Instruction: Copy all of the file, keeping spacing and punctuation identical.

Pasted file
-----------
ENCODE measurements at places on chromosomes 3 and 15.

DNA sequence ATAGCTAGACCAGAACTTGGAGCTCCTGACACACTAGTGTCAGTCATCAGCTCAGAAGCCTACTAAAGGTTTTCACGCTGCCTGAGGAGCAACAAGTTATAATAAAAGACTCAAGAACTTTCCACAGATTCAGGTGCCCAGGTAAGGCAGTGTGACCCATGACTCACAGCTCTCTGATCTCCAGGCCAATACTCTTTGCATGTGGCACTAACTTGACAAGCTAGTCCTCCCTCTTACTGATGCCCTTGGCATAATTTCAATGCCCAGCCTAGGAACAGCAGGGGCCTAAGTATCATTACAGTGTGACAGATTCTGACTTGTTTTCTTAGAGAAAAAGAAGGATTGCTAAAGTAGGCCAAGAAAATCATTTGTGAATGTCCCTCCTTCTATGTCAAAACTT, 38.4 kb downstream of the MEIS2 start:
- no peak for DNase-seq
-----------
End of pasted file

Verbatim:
ENCODE measurements at places on chromosomes 3 and 15.

DNA sequence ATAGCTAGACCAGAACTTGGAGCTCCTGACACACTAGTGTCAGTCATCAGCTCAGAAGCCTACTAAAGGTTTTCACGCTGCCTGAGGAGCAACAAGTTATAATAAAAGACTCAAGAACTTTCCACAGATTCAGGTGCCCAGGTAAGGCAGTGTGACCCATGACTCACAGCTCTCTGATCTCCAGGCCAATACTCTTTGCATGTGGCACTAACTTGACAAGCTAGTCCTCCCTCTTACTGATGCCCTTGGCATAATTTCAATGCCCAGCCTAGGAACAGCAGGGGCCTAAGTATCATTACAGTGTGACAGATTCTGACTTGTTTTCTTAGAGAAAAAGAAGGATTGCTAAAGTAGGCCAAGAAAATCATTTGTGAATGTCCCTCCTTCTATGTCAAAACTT, 38.4 kb downstream of the MEIS2 start:
- no peak for DNase-seq